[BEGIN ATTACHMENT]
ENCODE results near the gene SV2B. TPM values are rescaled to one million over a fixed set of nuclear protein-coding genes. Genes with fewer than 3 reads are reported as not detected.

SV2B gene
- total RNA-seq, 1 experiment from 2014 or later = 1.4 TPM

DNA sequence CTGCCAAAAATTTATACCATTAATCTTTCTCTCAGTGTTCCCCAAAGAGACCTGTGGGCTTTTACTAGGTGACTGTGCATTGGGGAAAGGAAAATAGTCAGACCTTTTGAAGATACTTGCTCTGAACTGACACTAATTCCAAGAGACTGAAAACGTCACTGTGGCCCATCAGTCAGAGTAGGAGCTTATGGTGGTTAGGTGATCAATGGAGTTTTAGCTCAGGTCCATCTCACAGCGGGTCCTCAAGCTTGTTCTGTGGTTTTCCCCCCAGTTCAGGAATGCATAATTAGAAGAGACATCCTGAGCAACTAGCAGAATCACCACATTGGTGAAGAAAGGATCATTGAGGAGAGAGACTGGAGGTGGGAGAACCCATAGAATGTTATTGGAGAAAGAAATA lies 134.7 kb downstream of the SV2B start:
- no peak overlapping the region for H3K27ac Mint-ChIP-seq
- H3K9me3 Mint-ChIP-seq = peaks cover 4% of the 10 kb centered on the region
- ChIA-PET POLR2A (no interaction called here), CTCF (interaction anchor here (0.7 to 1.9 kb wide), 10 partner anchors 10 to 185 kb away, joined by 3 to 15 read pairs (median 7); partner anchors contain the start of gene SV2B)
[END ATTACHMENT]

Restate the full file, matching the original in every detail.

ENCODE results near the gene SV2B. TPM values are rescaled to one million over a fixed set of nuclear protein-coding genes. Genes with fewer than 3 reads are reported as not detected.

SV2B gene
- total RNA-seq, 1 experiment from 2014 or later = 1.4 TPM

DNA sequence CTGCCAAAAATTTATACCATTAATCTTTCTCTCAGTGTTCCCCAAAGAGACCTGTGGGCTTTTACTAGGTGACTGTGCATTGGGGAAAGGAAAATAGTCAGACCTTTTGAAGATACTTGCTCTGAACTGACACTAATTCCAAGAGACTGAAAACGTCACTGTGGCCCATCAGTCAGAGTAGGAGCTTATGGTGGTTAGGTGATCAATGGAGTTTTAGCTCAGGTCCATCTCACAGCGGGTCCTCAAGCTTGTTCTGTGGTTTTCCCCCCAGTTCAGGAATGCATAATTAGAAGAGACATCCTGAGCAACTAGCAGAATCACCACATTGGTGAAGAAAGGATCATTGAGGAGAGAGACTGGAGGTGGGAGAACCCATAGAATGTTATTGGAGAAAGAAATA lies 134.7 kb downstream of the SV2B start:
- no peak overlapping the region for H3K27ac Mint-ChIP-seq
- H3K9me3 Mint-ChIP-seq = peaks cover 4% of the 10 kb centered on the region
- ChIA-PET POLR2A (no interaction called here), CTCF (interaction anchor here (0.7 to 1.9 kb wide), 10 partner anchors 10 to 185 kb away, joined by 3 to 15 read pairs (median 7); partner anchors contain the start of gene SV2B)